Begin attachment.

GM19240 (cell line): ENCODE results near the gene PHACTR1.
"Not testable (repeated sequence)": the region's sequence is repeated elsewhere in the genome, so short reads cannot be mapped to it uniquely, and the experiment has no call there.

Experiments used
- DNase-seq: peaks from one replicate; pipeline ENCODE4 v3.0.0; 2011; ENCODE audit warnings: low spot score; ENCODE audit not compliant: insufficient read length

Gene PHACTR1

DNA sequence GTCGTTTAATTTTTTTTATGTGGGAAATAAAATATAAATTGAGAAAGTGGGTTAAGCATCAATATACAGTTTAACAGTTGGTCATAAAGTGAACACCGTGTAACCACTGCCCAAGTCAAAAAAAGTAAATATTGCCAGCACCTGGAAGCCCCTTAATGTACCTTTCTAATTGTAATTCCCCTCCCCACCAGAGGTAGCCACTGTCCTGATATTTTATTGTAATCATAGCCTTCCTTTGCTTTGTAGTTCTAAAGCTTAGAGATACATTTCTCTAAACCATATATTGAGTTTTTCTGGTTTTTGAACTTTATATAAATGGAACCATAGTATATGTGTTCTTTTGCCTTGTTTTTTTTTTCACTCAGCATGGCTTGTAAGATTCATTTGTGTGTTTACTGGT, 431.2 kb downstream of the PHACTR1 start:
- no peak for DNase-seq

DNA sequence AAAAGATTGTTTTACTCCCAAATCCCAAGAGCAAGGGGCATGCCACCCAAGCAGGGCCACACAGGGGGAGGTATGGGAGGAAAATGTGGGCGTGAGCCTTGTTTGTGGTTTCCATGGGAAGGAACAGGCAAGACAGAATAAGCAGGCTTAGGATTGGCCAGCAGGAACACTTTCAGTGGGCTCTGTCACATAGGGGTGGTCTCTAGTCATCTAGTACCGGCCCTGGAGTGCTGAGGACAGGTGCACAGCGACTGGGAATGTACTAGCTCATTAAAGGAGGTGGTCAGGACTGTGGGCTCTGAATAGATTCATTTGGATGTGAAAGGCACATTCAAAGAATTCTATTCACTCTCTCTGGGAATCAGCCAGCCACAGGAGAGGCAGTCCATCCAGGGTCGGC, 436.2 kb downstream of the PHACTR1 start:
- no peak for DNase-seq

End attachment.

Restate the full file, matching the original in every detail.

GM19240 (cell line): ENCODE results near the gene PHACTR1.
"Not testable (repeated sequence)": the region's sequence is repeated elsewhere in the genome, so short reads cannot be mapped to it uniquely, and the experiment has no call there.

Experiments used
- DNase-seq: peaks from one replicate; pipeline ENCODE4 v3.0.0; 2011; ENCODE audit warnings: low spot score; ENCODE audit not compliant: insufficient read length

Gene PHACTR1

DNA sequence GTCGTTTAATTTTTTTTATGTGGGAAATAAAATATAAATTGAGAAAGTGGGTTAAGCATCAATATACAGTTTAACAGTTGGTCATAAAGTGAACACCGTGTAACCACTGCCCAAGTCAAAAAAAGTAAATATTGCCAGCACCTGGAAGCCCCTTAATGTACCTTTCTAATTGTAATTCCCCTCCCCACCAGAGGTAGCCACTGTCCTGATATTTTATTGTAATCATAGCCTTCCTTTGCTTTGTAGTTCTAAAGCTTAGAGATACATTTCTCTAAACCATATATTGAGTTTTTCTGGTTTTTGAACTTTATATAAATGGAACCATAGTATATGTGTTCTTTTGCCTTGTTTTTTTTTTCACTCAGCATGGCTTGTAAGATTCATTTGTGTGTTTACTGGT, 431.2 kb downstream of the PHACTR1 start:
- no peak for DNase-seq

DNA sequence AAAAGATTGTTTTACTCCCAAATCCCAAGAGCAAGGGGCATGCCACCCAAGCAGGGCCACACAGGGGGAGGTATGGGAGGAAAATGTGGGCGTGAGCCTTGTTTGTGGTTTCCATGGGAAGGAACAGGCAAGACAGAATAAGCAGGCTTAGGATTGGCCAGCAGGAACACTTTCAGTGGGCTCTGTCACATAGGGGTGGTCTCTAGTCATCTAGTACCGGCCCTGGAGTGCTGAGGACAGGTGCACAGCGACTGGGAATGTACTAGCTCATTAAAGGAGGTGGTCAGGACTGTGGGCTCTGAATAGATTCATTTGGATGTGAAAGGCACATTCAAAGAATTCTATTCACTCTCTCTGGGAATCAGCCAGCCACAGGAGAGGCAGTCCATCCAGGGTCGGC, 436.2 kb downstream of the PHACTR1 start:
- no peak for DNase-seq